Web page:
The EDN article doesn’t refer to the dimmer. It’s a very good solution to “decouple” an AC source from a discharged bulk capacitor immediately after the AC main is turned on. If the capacitor is completely discharged, its voltage drop is zero and the main voltage is applied to the resistances of the diodes in conduction. It’s like when a voltage Vs is applied to a capacitor through a small resistor. The current request initially is very high, and it may damage the device. The first picture shows a classical diac-triac dimmer circuit, with a L-C filter for the RF interference.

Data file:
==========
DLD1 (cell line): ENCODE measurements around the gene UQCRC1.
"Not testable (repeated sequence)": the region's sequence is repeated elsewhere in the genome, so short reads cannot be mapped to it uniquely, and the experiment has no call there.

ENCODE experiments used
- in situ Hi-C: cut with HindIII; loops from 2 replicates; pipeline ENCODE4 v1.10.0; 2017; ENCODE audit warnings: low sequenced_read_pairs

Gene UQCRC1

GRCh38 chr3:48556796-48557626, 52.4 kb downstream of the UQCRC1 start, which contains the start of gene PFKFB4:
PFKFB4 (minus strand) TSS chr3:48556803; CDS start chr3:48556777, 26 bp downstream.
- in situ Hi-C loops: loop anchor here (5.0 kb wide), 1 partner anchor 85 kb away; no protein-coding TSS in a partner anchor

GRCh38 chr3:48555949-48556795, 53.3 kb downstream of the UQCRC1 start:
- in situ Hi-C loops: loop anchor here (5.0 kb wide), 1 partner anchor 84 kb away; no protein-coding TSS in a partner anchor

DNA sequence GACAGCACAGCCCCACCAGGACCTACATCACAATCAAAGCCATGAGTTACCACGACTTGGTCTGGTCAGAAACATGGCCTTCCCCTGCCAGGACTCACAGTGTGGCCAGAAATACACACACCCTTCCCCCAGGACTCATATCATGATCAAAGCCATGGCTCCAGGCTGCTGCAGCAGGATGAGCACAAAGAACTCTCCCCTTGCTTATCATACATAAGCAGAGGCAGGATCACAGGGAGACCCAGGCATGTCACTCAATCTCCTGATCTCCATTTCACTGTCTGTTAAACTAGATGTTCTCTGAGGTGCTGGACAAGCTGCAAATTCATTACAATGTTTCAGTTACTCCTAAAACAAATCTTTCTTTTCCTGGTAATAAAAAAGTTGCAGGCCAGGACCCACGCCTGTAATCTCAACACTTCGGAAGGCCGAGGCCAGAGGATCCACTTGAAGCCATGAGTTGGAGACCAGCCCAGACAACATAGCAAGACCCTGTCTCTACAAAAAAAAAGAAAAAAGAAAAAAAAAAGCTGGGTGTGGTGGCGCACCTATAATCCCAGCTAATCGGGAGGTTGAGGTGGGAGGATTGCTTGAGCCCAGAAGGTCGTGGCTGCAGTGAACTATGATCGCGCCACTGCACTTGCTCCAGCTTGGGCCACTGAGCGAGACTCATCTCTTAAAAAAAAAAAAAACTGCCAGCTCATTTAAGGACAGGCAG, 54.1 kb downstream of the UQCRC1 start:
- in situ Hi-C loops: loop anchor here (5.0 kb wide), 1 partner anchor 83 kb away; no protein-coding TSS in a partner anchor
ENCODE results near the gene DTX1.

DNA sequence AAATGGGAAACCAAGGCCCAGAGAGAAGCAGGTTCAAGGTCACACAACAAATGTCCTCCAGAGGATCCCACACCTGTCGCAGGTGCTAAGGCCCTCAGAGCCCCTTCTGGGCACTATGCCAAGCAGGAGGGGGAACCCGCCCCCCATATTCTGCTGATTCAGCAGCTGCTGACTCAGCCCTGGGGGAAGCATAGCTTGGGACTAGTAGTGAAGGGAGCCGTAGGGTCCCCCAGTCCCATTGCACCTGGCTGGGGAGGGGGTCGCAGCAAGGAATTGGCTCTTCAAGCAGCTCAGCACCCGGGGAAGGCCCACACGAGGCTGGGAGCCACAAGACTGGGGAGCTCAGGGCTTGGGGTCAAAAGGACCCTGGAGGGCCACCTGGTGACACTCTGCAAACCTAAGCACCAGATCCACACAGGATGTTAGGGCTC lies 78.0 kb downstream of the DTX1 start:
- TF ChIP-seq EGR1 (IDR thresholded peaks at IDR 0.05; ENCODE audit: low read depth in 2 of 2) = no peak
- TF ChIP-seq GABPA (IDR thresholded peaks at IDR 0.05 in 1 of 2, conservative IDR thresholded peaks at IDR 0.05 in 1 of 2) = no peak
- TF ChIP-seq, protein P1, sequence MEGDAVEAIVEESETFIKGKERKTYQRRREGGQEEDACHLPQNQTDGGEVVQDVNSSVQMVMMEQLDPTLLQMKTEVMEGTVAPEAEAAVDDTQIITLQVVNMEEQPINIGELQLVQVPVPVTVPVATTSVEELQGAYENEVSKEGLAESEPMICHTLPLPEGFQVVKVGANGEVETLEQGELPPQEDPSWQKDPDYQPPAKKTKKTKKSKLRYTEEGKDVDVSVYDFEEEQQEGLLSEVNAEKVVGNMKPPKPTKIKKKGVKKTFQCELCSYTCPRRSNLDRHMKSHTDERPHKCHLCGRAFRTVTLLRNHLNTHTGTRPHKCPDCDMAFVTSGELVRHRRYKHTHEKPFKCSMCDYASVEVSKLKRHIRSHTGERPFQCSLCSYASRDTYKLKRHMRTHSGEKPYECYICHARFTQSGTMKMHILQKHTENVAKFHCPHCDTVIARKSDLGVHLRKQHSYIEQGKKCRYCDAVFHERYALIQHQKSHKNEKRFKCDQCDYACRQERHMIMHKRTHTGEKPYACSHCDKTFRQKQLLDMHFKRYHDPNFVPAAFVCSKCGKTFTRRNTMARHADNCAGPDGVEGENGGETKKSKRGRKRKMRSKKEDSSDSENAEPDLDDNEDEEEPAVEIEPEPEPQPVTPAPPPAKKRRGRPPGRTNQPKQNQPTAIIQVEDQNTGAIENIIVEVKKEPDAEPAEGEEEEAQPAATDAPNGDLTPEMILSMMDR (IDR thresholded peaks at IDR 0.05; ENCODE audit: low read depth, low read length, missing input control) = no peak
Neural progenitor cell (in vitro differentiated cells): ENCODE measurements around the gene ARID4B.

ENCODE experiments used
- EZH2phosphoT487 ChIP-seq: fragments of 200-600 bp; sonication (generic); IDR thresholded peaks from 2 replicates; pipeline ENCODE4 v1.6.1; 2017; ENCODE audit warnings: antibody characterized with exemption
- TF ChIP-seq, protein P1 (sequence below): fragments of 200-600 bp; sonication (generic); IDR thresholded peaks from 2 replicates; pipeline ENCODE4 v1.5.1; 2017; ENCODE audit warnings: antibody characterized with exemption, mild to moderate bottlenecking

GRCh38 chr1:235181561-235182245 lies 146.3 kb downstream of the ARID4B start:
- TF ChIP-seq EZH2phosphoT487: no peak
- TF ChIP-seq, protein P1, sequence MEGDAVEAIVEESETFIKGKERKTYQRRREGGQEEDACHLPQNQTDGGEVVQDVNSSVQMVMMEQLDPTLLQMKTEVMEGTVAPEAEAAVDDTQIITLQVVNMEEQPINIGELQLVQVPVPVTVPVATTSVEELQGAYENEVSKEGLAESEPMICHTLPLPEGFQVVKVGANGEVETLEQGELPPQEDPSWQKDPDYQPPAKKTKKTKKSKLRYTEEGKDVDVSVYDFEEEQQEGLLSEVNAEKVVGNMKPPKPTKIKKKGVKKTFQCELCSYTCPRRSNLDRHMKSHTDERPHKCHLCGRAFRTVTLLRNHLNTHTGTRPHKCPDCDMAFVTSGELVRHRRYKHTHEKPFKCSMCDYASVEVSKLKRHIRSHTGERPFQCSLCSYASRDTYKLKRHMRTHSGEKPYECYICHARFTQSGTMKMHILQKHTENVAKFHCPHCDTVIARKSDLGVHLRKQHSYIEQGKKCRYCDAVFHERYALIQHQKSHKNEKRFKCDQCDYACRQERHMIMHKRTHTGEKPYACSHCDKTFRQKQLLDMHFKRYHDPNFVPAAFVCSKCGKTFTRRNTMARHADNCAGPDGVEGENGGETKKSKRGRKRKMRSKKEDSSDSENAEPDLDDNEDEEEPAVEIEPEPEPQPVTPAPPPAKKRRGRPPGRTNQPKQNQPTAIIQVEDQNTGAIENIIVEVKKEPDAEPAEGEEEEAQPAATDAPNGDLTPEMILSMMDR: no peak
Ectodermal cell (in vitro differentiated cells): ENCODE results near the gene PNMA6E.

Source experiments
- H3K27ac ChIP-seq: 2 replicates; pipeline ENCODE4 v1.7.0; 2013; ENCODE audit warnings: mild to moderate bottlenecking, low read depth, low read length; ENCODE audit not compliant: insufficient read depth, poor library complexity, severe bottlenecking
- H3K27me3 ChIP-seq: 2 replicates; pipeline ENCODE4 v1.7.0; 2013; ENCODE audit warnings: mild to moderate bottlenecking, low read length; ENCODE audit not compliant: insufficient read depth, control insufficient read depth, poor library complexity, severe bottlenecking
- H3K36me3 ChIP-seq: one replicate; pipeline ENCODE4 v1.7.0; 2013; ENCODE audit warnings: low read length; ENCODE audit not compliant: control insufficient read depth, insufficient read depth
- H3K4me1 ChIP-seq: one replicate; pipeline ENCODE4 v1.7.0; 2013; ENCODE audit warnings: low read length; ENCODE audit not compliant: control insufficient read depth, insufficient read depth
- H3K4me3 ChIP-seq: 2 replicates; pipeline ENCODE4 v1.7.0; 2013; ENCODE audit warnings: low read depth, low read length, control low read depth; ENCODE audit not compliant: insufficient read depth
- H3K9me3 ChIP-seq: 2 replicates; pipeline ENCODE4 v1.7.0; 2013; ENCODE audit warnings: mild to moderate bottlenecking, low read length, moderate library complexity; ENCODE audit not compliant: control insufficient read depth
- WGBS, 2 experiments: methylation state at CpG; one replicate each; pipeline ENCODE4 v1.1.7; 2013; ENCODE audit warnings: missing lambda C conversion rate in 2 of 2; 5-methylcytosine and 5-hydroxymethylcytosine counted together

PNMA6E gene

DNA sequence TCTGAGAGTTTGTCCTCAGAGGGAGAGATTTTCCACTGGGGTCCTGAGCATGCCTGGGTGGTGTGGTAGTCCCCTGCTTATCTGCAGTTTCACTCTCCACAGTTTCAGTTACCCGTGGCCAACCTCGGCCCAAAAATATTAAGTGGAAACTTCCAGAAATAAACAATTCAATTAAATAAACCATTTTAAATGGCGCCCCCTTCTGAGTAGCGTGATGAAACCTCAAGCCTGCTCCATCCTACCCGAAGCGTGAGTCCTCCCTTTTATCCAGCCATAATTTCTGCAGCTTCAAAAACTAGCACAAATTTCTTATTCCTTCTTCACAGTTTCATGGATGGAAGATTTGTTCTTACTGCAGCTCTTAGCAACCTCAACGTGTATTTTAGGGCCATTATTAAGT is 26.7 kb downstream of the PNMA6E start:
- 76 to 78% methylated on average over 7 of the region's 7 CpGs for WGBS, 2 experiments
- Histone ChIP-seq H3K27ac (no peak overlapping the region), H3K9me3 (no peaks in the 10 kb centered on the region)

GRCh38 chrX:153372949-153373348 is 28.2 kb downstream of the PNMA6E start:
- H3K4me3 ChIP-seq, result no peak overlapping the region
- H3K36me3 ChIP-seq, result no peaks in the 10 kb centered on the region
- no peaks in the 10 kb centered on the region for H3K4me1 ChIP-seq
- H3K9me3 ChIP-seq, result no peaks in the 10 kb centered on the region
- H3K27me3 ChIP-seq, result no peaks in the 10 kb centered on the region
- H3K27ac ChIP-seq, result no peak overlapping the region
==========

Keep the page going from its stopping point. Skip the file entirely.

Note that here the C1 capacitor isn’t used to store energy but as filter: It’s a nF capacitor. About your circuit, I’m a bit confused. It is not clear where is the ground reference, a triac terminal is indirectly connected to the circuit through the digital oscilloscope, there’s a second source. Explains better what you want to do.